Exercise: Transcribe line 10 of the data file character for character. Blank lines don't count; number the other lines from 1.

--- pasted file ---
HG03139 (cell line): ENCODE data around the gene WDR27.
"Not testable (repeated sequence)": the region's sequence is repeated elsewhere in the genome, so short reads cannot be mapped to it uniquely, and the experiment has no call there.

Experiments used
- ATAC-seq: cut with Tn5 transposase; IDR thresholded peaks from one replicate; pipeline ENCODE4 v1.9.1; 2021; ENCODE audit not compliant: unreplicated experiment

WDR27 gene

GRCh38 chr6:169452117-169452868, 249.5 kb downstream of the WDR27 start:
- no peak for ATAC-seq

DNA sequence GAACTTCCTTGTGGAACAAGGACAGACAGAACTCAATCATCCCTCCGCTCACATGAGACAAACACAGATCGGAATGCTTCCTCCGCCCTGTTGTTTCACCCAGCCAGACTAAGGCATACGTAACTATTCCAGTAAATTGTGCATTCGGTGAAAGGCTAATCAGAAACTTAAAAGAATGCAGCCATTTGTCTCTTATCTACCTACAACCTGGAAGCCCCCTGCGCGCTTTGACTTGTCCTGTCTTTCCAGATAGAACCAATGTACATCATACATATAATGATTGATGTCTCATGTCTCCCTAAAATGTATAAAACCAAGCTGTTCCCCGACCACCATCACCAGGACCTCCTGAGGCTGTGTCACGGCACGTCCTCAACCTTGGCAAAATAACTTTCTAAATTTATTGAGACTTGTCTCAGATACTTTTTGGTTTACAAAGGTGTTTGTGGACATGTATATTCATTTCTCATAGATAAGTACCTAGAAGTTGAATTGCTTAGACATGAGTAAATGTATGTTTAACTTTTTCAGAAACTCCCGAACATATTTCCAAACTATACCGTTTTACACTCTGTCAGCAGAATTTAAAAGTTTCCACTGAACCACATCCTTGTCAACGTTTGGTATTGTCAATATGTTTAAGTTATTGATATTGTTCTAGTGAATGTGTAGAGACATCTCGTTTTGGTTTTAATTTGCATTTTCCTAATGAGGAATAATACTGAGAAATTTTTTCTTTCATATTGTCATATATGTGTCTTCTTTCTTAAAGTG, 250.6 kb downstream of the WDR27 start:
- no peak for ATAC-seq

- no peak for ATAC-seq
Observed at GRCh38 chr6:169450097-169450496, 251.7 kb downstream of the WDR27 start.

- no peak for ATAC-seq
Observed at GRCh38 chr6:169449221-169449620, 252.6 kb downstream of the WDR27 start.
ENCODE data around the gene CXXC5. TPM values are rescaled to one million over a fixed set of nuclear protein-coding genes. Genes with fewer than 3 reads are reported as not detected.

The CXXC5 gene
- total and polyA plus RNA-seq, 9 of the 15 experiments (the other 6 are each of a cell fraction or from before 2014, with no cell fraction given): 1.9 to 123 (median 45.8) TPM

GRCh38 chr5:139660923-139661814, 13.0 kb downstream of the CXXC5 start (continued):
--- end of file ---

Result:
- no peak for ATAC-seq